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Four Pillars Standing Proud

A few weeks ago TML ran a delicious piece from Tracy Wood’s website Visually Delicious overflowing with the virtues of the Martini. If you are sitting comfortably in a bar in Manhattan that’s probably the way you take your gin. Possibly from the green barrel-shaped Tanqueray bottle. Dry, very dry or dirty. With a twist or an olive. However if you are in a gentlemen’s club in St James or a pub in Brighton or Bristol you may well be comforting yourself with a Gin and Tonic. Gordon’s, Beefeater or Plymouth perhaps. Slice of lemon, please.

They are the traditional ways to enjoy this venerable spirit.

If you are from a younger generation, who knows how you take it today. There are many more newer brands to seduce you and dozens of gin-based cocktails, old and modern.

The word gin comes from the old English genever, the Dutch jenever, the French genvriere and further back from the Latin juniperus, the Juniper tree.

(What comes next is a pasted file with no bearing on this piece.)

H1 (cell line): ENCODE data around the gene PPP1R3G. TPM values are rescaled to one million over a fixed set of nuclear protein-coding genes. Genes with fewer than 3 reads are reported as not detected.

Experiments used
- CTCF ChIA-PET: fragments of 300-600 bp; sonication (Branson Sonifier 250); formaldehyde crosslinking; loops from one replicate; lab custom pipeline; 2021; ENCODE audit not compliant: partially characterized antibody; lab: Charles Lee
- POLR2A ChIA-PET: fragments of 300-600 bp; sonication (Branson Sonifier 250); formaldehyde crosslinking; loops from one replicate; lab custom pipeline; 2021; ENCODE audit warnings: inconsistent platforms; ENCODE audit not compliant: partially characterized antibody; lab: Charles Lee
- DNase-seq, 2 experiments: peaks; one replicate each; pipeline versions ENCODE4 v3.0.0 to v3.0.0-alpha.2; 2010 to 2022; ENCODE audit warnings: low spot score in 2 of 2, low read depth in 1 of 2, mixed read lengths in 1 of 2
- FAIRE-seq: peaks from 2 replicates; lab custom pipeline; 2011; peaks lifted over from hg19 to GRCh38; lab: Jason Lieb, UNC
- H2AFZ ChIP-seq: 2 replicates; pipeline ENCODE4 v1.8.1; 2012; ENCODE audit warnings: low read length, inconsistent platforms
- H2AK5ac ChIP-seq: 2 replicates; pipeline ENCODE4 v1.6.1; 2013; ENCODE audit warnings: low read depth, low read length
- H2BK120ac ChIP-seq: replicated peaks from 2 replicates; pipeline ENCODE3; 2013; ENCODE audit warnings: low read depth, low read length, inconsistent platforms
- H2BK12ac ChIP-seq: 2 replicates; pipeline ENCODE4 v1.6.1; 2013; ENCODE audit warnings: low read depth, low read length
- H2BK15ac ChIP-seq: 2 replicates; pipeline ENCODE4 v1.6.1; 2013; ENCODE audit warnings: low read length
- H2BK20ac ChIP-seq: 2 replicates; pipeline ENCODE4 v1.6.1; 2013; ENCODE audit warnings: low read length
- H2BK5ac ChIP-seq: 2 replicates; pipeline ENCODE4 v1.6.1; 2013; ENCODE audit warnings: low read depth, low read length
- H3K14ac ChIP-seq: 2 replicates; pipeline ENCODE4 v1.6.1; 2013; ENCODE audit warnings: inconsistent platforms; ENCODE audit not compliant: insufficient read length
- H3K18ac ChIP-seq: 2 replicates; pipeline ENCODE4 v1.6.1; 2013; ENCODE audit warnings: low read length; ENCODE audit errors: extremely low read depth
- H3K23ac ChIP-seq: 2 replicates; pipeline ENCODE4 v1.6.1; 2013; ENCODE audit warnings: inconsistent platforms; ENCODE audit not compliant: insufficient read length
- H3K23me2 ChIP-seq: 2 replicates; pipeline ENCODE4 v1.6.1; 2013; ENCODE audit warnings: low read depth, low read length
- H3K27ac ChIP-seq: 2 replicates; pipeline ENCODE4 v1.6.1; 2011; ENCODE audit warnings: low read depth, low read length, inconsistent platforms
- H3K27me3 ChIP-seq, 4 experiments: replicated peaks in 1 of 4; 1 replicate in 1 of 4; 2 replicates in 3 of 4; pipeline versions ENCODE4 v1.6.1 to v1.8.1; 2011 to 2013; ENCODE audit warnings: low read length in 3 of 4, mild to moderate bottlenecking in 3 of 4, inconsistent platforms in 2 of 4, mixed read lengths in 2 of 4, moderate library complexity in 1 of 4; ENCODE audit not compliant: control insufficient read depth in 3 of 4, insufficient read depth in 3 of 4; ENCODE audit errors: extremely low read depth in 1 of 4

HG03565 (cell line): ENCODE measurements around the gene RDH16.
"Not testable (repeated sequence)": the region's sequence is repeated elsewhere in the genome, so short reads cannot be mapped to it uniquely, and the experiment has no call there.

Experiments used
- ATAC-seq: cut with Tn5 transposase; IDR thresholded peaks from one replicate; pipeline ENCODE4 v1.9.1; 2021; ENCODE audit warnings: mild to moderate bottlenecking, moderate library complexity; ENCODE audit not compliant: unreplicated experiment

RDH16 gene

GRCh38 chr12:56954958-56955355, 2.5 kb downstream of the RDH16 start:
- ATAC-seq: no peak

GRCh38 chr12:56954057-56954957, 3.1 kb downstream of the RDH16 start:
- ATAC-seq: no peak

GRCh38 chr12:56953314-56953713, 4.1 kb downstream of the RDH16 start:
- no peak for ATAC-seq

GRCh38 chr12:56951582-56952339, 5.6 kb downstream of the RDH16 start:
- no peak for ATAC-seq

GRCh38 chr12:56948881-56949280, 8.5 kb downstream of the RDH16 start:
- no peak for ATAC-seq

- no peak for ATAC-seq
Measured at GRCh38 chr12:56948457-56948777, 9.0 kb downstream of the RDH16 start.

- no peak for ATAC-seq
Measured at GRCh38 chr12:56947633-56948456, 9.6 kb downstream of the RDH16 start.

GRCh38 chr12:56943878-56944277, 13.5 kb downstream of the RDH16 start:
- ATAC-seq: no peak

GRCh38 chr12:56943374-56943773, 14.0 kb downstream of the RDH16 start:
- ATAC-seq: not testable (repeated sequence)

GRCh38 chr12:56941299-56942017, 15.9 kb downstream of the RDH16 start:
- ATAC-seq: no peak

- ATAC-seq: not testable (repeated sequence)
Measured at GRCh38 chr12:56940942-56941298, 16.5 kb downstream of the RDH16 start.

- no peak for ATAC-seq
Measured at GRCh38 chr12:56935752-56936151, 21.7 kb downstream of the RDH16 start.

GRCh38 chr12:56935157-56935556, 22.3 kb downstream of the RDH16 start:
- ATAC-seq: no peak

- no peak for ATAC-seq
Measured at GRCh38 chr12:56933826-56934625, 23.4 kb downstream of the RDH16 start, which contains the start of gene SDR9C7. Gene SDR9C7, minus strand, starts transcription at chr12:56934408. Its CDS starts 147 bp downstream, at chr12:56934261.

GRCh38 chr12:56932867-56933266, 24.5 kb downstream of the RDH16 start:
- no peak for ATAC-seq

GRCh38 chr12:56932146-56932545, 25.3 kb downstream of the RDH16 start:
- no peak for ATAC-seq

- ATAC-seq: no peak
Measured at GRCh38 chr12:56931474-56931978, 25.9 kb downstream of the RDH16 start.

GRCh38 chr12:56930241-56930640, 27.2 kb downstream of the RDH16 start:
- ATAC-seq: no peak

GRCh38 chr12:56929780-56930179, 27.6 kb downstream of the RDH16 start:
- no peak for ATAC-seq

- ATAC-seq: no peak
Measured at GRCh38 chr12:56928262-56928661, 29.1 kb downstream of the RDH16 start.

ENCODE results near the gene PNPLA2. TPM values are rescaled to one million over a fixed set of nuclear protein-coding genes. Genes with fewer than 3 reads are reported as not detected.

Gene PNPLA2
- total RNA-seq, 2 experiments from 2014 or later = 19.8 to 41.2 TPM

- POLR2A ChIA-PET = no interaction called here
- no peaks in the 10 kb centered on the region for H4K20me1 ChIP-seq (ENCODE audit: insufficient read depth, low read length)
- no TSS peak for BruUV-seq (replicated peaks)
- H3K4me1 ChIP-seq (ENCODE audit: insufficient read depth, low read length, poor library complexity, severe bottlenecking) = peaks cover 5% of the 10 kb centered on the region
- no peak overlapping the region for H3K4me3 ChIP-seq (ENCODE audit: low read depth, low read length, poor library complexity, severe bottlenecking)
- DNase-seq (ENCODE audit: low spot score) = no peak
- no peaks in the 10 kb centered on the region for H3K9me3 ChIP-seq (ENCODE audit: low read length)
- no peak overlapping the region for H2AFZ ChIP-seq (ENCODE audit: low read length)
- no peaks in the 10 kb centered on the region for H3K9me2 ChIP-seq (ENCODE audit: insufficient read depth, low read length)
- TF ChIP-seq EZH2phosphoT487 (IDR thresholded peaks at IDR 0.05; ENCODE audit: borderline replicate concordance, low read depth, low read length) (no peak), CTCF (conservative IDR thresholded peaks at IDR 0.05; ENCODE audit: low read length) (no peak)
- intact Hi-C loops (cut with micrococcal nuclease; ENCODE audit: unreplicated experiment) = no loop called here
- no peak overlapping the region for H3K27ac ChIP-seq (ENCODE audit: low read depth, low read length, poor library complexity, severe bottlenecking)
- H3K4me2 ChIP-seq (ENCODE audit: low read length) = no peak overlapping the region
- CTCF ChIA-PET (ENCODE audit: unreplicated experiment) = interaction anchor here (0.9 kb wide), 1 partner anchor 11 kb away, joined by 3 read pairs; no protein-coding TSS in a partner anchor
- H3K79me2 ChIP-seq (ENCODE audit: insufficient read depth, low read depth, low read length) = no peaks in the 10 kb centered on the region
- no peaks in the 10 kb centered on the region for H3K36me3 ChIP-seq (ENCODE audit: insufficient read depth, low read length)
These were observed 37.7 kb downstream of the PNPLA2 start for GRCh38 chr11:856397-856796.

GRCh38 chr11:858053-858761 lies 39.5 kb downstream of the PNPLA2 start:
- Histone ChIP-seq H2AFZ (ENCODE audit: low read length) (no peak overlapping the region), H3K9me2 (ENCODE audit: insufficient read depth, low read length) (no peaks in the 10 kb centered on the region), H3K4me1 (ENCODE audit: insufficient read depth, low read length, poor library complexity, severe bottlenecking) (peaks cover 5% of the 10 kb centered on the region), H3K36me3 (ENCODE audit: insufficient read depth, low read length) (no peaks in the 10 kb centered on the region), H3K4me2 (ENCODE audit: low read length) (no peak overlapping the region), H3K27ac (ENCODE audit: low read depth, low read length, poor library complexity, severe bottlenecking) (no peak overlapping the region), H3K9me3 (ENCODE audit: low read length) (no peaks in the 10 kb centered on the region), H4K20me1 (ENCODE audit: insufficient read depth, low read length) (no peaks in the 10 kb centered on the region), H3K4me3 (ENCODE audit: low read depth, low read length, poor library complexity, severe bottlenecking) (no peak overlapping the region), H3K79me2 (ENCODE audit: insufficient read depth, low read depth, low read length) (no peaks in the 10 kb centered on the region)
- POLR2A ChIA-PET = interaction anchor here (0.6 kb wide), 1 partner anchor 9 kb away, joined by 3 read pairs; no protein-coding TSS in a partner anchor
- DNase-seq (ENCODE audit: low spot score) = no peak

Four Pillars Gin This Magnificent Life
The Botanicals. Can you name them all?

That is because the dominant flavouring in gin should be juniper; although there are many other ‘botanicals’ used to give each brand its unique flavor. Anise, almond, coriander, liquorice, nutmeg and the peels of oranges, lemons, grapefruit and limes are some of the subtle flavours that may attract you to your choice.

If you were in Australia a decade ago, you would have bowed to the lingering spirit of the Old Country. British gin was it.

But just a few years ago, enlivened by the success of the malt whiskies from Tasmania, the country’s smallest state, which were winning awards at the highest international level (see the TML article some months back) a trio of lads assembled in Healesville in Victoria, a slightly bigger state, with their eye on the prize.

Four Pillars Gin This Magnificent Life